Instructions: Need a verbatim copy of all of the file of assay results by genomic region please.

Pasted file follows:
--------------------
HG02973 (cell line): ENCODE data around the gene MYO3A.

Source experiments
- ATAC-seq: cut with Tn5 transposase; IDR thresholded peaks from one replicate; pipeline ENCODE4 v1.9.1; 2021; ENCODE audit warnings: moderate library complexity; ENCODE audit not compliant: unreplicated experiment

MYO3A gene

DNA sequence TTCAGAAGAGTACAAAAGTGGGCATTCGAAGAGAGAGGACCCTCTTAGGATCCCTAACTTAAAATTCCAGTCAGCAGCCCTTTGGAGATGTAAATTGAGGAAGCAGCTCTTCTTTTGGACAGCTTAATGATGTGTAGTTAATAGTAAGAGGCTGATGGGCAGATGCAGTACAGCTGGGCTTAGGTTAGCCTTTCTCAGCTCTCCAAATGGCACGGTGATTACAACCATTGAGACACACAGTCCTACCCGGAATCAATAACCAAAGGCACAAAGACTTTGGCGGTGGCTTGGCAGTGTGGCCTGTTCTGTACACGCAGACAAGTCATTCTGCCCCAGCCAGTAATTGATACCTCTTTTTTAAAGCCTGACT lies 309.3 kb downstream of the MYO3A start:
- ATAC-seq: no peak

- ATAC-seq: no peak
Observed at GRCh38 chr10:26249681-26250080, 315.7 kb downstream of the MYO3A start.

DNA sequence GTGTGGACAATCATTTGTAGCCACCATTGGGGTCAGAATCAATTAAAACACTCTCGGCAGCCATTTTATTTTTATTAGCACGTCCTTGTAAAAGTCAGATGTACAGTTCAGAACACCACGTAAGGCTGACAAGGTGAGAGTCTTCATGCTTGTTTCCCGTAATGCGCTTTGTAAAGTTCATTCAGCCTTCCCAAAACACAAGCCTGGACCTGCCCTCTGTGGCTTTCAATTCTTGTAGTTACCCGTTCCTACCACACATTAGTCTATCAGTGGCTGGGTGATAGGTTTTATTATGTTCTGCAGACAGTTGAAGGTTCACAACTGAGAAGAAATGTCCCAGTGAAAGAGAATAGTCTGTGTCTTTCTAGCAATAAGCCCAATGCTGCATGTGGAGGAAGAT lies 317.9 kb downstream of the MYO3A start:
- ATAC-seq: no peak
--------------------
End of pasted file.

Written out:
HG02973 (cell line): ENCODE data around the gene MYO3A.

Source experiments
- ATAC-seq: cut with Tn5 transposase; IDR thresholded peaks from one replicate; pipeline ENCODE4 v1.9.1; 2021; ENCODE audit warnings: moderate library complexity; ENCODE audit not compliant: unreplicated experiment

MYO3A gene

DNA sequence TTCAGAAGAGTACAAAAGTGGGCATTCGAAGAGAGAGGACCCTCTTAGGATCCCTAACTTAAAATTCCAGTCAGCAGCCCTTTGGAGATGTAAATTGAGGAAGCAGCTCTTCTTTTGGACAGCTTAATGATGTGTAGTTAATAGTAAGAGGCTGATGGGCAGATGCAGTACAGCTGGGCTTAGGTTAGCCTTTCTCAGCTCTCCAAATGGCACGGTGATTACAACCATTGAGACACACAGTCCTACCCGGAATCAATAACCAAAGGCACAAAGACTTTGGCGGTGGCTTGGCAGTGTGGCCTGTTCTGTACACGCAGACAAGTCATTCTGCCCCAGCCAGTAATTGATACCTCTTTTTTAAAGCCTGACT lies 309.3 kb downstream of the MYO3A start:
- ATAC-seq: no peak

- ATAC-seq: no peak
Observed at GRCh38 chr10:26249681-26250080, 315.7 kb downstream of the MYO3A start.

DNA sequence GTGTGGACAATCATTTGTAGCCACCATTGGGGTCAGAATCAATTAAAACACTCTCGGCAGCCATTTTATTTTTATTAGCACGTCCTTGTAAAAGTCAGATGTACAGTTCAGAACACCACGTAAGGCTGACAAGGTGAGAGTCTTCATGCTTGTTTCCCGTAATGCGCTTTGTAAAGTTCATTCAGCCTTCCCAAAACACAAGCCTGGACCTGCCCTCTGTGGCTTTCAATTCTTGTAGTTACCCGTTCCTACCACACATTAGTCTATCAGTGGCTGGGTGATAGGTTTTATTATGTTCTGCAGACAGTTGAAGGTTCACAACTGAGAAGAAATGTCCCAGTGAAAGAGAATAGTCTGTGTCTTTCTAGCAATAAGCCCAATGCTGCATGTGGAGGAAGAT lies 317.9 kb downstream of the MYO3A start:
- ATAC-seq: no peak